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ERIC Number: ED206396
Record Type: RIE
Publication Date: 1980-May
Pages: 23
Abstractor: N/A
Reference Count: 0
ISBN: N/A
ISSN: N/A
Reflection-Impulsivity and Social Reasoning.
Peters, R. DeV.; Bernfeld, Gary A.
The major purpose of this study was to assess the degree to which cognitive style, as indexed by the Matching Familiar Figures Test (MFFT), is related to the way in which children respond to problems with social or interpersonal content. Fifty-two reflective and 64 impulsive first- and second-grade boys were presented with a number of stories in which one of the characters was faced with a decision as to how to react to other people in a variety of conflict situations. A number of different types of responses were presented to each child who was required to select the one he considered most appropriate. To further examine the relationship between cognitive style and various social behaviors and personality characteristics, a teacher-rating scale was completed by the subjects' teachers (N=13). Each child was rated on six different dimensions of classroom behavior: aggression, need achievement, anxiety, academic disability, isolation, and extraversion. Results indicated that the impulsive boys consistently responded more quickly than did the reflectives. Also, the impulsives considered yielding to be an appropriate response to social conflict more frequently than did the reflectives, while the reflectives viewed assertive behavior or direct confrontation to be more appropriate than did the impulsives. Teacher ratings on Miller's (1972) School Behavior Checklist yielded no differences between the two cognitive style groups on any of the six classroom behavior measures. (Author/MP)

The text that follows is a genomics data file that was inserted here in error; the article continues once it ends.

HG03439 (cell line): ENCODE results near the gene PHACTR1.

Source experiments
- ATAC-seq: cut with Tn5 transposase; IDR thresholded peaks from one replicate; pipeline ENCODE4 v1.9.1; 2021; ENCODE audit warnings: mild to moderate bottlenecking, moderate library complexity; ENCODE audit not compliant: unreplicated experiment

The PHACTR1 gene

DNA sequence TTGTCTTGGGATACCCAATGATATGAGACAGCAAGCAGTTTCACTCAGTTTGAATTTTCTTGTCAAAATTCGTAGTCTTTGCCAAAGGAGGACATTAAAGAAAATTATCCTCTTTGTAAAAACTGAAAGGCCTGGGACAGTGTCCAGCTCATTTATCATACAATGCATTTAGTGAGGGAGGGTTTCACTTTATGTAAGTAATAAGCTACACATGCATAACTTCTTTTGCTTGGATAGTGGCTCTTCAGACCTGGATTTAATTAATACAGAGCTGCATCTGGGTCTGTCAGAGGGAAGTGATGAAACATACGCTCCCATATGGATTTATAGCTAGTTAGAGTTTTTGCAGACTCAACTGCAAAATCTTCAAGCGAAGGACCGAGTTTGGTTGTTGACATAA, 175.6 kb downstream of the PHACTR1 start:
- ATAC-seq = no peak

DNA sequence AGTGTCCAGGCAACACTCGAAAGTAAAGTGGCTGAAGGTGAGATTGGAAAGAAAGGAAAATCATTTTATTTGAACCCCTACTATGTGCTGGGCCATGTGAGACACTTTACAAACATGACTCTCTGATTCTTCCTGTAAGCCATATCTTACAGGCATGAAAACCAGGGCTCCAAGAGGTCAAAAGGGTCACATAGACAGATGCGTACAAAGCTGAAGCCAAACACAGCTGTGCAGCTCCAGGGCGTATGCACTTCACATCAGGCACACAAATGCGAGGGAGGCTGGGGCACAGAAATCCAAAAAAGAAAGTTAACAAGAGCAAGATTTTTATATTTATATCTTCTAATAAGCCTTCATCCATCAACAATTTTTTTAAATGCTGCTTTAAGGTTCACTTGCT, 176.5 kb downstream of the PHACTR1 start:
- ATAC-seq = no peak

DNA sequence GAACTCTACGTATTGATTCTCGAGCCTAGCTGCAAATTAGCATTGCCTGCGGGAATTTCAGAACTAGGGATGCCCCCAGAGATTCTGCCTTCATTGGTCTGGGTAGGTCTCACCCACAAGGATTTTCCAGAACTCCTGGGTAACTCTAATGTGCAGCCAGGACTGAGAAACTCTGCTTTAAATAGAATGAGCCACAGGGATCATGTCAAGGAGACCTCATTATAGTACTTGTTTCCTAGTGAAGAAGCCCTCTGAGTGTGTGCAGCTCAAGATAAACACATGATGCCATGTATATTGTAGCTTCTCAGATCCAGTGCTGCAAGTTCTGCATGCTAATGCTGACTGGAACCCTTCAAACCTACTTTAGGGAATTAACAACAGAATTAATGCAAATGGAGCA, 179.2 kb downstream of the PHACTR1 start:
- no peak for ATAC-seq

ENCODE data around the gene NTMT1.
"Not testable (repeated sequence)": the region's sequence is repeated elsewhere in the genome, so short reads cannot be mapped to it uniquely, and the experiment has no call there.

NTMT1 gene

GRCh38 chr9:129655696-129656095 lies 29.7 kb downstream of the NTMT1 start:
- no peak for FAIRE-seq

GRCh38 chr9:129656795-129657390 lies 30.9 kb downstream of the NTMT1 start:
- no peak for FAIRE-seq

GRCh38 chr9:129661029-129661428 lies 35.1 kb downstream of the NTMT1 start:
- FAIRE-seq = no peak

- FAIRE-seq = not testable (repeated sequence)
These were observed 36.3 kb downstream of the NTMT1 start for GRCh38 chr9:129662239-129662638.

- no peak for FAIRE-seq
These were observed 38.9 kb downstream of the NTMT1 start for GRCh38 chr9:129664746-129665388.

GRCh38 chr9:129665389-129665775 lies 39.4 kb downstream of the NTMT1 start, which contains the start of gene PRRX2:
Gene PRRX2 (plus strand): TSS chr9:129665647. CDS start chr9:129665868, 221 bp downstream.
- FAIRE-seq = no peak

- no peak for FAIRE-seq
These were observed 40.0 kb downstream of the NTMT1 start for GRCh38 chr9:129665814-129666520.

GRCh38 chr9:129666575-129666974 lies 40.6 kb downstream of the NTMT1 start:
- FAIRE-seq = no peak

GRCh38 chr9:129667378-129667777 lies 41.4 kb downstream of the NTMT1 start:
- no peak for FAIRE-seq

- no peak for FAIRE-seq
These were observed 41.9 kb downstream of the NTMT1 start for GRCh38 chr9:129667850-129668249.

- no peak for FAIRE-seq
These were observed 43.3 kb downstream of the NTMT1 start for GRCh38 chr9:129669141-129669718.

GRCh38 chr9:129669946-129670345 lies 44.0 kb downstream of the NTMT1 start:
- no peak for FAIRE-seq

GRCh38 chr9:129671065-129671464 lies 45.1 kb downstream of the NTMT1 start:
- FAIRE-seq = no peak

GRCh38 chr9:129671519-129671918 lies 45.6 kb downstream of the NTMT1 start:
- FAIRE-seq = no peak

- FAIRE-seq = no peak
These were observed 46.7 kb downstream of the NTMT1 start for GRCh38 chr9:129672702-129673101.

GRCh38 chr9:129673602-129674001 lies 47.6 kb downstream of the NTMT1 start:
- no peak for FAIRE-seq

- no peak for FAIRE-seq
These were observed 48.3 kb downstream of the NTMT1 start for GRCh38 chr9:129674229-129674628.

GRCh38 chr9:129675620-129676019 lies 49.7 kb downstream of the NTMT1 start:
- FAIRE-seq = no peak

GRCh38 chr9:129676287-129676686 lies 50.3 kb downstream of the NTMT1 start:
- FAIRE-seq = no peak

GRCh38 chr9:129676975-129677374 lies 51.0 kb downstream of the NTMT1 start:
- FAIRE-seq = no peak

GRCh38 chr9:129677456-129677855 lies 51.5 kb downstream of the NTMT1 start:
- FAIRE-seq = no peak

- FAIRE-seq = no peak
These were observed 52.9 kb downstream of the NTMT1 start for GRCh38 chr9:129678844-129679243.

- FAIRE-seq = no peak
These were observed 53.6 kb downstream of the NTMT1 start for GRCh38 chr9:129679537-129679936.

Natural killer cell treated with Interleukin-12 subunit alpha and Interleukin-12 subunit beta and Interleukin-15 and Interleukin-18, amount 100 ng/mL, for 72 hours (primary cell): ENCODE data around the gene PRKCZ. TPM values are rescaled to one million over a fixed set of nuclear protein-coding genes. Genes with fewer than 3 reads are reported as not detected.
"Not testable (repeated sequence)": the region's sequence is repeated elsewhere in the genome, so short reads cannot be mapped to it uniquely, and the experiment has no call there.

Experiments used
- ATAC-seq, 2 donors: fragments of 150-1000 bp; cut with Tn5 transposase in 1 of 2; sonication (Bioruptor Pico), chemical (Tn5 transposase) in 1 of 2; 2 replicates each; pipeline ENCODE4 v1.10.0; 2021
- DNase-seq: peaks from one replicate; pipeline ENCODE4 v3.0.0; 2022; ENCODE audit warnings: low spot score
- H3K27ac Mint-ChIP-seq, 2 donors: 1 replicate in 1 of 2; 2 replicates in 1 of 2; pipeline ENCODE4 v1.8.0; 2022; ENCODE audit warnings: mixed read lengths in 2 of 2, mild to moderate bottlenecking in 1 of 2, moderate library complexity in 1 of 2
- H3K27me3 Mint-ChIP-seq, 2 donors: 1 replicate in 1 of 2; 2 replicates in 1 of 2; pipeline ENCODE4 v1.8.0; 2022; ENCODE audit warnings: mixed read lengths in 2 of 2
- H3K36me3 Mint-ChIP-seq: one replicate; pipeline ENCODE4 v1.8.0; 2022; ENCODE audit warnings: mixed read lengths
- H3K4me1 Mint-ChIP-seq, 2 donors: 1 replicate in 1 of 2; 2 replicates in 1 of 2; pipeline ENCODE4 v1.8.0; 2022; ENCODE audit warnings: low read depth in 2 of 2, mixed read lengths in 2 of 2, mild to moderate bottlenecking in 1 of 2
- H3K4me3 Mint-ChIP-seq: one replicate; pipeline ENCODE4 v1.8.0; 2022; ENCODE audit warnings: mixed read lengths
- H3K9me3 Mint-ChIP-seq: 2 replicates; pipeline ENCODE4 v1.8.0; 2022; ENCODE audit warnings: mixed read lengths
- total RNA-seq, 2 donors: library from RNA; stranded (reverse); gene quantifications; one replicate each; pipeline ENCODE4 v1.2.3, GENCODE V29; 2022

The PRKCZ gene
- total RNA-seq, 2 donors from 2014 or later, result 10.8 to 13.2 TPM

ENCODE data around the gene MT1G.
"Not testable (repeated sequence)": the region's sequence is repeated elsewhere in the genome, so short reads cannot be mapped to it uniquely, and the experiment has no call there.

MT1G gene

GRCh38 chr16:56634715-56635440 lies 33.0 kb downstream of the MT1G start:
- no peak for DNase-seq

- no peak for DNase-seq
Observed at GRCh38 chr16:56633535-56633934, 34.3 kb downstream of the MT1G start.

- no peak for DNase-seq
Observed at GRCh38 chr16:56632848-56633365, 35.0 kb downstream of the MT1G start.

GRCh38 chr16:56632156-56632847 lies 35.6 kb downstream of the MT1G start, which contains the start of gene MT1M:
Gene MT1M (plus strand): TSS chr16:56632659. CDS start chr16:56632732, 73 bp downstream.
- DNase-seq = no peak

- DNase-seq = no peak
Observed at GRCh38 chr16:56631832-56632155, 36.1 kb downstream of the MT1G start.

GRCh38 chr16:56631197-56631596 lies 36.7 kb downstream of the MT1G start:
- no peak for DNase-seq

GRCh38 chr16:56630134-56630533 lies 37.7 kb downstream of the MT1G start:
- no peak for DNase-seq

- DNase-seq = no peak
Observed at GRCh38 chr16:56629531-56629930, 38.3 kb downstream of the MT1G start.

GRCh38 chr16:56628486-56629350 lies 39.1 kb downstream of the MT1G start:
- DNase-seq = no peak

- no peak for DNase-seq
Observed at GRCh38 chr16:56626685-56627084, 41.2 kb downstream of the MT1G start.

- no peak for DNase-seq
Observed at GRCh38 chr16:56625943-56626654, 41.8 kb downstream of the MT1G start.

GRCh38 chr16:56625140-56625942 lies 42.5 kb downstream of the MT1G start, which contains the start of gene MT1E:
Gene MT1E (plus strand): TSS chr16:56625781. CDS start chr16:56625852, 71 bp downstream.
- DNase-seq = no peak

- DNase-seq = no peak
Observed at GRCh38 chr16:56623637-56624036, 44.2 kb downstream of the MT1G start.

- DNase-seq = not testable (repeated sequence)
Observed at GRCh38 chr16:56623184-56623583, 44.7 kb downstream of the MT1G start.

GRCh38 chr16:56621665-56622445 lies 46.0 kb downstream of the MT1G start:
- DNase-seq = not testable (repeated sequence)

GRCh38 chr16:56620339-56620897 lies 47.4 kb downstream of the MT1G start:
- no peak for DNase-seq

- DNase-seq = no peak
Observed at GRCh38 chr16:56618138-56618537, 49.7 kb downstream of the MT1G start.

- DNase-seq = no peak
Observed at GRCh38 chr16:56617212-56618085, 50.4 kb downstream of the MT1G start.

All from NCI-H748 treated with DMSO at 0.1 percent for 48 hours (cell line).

Publication Type: Reports - Research; Speeches/Meeting Papers
Education Level: N/A
Audience: N/A
Language: English
Sponsor: Ontario Mental Health Foundation, Toronto; Social Sciences and Humanities Research Council of Canada, Ottawa (Ontario).
Authoring Institution: N/A
Identifiers: Canada; Matching Familiar Figures Test (Kagan); Social Reasoning
Note: Portions of this paper were presented at the Biennial Meeting of the Southeastern Conference on Human Development (5th, Atlanta, GA, April, 1978) and the Waterloo Conference on Child Development (Waterloo, Ontario, Canada, May, 1980).